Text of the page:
over the River Teme in Worcestershire
The present (redundant) reinforced concrete bridge was built in 1905 to replace an earlier cast iron bridge, which in turn had replaced a very-short-lived cast iron bridge. The iron bridges, both designed by John Nash, are discussed below, with the arbitrary spelling retained. The 1905 bridge is now closed to traffic, following the construction of a new steel bridge. The 1905 bridge has cast iron balustrades, and cast iron plates stating the the bridge was reconstructed by the Worcestershire County Council, 1905.
1795 'Last Saturday afternoon, about four o'clock, the new iron-bridge over the River Team, at Stamford, in the county of Worcester, suddenly gave way, completely across the center of the arch, and the whole of this elegant structure was instantly immersed in the flood! In the fall, the bars were all disjointed, and some of them which struck against the abutments, were shivered into many pieces. At the moment of the crash, which was instantaneous, a man and a boy were upon the bridge — the former, with great presence of mind, leaped into the river, and swam safe to shore ; and it is a circumstance truly surprising, that, though the boy went down with the fragments, he was also extricated unhurt. The bridge had been made passable, and only wanted the finishing of the side rails towards its completion ; but no carriages had yet passed over it. The people employed, had not left their work above an hour, and were at an adjoining publick house, receiving their wages, when the alarm was given. The span of this bridge was about 90 feet ; and the misfortune is generally imputed to the slightness of the iron-work, which was several tons lighter than the celebrated bridge at Coalbrook Dale. The mason work remains uninjured.'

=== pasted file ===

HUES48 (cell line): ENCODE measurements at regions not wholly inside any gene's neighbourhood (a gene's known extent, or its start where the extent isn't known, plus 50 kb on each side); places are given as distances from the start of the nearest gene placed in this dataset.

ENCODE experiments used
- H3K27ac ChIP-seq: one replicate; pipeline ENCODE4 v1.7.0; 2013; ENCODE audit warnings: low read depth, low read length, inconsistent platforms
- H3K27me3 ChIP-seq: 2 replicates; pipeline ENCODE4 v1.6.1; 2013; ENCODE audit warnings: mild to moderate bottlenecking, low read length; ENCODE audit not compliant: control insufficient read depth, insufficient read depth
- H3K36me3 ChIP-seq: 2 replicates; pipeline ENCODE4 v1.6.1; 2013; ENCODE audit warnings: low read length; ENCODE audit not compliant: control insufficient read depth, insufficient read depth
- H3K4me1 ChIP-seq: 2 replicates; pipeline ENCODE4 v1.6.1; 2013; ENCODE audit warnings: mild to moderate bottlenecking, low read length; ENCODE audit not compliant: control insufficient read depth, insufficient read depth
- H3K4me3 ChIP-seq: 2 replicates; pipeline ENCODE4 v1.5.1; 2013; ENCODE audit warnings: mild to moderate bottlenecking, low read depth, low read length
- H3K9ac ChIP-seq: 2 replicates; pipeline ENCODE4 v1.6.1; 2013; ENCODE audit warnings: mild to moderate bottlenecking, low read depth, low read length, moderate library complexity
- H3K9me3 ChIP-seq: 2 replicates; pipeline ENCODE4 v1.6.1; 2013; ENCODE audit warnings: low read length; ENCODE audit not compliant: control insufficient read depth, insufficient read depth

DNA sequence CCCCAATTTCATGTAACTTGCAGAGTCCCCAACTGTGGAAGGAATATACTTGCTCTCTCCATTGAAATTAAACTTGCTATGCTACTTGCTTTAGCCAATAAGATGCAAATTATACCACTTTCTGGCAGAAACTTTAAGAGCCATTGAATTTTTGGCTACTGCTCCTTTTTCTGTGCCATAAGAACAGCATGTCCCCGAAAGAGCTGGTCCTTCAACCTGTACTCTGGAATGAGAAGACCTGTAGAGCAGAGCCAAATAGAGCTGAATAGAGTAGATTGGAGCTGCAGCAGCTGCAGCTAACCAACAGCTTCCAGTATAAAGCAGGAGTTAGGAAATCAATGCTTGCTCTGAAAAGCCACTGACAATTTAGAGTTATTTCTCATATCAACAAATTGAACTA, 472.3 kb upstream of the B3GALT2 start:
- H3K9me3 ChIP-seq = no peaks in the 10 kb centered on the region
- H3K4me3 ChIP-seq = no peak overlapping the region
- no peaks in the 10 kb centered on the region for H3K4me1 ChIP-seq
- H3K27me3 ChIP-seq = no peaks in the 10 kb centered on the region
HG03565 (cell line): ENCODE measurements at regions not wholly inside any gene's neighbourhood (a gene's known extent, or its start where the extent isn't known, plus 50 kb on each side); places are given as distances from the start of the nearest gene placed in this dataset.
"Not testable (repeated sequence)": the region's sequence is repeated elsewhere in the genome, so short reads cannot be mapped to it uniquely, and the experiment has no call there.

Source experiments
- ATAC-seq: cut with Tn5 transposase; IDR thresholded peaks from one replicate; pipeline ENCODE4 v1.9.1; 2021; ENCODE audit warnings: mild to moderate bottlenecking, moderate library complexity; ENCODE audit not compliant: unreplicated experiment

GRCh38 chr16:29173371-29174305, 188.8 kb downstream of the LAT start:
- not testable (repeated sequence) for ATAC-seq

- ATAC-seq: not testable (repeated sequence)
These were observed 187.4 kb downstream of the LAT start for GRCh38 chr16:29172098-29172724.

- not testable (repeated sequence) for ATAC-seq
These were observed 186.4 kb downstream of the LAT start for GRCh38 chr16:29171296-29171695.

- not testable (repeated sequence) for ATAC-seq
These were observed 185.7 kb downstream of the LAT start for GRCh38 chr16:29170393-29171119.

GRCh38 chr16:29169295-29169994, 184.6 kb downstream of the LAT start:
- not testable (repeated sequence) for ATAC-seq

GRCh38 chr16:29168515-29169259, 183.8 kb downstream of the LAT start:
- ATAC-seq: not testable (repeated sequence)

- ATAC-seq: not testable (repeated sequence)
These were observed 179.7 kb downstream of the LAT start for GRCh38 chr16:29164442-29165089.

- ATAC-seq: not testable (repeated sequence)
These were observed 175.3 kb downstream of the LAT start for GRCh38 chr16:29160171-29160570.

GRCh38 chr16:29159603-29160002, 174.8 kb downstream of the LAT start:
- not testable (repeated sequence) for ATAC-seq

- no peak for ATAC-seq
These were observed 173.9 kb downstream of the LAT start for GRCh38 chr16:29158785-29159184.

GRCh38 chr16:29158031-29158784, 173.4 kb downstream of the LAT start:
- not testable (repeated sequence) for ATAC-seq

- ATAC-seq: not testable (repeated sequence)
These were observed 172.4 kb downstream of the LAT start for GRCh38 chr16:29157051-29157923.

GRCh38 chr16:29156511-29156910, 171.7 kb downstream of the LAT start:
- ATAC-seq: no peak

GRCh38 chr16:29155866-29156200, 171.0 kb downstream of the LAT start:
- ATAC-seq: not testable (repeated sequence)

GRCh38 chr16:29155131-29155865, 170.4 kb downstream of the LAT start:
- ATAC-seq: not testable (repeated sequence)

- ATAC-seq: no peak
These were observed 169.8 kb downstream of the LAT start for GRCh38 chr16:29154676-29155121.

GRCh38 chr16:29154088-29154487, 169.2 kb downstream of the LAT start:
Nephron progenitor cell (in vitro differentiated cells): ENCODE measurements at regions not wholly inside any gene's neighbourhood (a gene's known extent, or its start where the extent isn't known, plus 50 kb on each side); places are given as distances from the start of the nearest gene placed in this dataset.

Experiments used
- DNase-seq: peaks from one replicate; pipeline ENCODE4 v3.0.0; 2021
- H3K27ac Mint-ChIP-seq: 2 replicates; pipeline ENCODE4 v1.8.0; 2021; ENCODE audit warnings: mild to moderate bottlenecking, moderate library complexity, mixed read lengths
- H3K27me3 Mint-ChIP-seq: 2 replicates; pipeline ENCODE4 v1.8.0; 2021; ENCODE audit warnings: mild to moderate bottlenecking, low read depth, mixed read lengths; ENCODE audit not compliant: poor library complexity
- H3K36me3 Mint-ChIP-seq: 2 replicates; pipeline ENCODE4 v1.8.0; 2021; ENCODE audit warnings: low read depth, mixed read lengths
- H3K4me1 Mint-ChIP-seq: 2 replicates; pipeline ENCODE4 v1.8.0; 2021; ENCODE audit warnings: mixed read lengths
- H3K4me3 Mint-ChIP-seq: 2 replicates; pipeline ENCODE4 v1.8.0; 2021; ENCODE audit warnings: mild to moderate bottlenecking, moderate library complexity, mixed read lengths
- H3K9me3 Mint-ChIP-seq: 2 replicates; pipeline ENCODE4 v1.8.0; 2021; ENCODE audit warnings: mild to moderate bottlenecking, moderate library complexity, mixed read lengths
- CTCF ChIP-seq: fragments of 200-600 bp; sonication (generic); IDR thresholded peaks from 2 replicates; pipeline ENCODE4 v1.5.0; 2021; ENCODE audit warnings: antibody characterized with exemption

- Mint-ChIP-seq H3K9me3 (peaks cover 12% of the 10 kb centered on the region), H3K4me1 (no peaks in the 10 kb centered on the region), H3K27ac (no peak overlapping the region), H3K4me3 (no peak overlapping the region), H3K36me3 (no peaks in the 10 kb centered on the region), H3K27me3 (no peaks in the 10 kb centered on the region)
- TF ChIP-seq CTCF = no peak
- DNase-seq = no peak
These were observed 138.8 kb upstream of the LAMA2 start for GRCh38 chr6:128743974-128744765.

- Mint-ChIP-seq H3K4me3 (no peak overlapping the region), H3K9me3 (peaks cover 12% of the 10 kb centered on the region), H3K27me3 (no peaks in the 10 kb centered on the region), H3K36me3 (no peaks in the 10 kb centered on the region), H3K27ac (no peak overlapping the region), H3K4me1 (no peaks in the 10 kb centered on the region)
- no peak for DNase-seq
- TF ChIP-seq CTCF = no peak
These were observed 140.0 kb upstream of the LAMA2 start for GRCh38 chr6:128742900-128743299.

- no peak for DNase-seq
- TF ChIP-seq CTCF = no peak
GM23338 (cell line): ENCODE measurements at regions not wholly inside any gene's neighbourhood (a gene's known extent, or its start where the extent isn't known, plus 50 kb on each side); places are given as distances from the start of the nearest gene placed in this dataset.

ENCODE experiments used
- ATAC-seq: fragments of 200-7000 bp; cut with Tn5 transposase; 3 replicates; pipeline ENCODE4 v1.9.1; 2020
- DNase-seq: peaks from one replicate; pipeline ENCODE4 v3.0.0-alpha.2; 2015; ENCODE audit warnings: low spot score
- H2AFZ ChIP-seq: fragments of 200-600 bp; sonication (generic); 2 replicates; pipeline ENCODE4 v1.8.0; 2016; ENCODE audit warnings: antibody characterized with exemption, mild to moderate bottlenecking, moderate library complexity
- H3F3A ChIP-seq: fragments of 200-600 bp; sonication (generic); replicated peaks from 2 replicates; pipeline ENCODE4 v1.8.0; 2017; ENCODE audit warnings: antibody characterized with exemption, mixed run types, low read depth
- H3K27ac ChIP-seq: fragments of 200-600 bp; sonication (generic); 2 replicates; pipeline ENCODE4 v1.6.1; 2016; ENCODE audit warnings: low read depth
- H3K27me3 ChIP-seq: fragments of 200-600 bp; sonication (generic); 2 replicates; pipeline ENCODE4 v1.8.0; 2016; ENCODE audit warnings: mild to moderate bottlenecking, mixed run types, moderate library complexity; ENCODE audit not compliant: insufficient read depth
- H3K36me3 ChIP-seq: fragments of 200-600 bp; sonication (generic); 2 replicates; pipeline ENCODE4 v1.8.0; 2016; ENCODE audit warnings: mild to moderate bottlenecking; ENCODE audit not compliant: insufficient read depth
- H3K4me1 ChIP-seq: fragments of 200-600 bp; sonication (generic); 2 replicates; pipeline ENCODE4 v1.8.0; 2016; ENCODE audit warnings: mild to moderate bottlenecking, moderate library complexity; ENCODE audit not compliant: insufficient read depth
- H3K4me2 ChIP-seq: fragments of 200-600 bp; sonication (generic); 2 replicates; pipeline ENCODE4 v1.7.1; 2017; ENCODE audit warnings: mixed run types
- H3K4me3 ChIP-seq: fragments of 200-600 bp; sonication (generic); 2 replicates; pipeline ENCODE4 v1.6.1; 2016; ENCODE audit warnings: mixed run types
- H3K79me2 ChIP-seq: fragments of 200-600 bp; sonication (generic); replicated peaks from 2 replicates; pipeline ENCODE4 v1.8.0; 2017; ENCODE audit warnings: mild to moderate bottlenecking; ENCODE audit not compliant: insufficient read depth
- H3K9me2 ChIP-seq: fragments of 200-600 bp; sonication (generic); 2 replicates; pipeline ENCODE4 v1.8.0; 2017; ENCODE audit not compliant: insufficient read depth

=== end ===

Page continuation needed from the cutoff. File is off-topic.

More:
Built for Sir Edward Swinnerton of Stanford Court. Approx 98 ft span. The bridge apparently had four arch ribs, having a depth of only 1 ft. 
1798 'The Iron Bridge at Stamford, Worcestershire, is at length completed, and a more perfect piece of workmanship has never been exhibited since the discovery of casting iron for such noble purposes ; and notwithstanding it is only a single arch, the structure is so improved as to rise only five feet from the first entrance to the centre of the bridge ; it is in its appearance, perfectly safe and durable, and does the greatest credit to the artist who executed it.' 
The iron castings for the second bridge, but not the first, were produced by the Coalbrookdale Co.
In 1797 Nash had registered a patent for the construction of iron bridges, whose arches were formed of hollow boxes, open at the top, and bolted together side by side. The boxes were probably filled with rubble or masonry. The boxes extended across the width of the bridge..
J. G. James compared the structure to a system of hollow box voussoirs cast in the shape of stone ones, bolted together at adjoining faces to form a very firm cellular arch sheet. The contact faces were large and continuous across the width of the bridge, so the fit of the contact faces of the voussoirs was far less critical than was the case with the bridges of Thomas Wilson. Stanford bridge only had a rise of 6 ft. Nash patented the system (No. 2165, 7 February 1797). Apparently no more bridges of this type were built in the UK, but over a dozen were constructed in Russia from 1806 to 1840.
Nash's 1797 patent covered a variety of optional forms of construction, including box voussoirs made as iron castings or assembled from wrought iron plates, with or without bottom plates, forming a single arch or a succession of arches, or formed from hollow cylinders with flanges. The joints could have sheet lead or other composition inserted, to compensate for unevenness and to prevent high pressure at points of contact. The arch joints or flanges could be joined with bolts, or 'stubbs' (dowels?) or mortise and tenon joints. For multi-arch bridges the patent also included hollow piers in cast or wrought iron, and dovetailed piles made from wrought iron plate.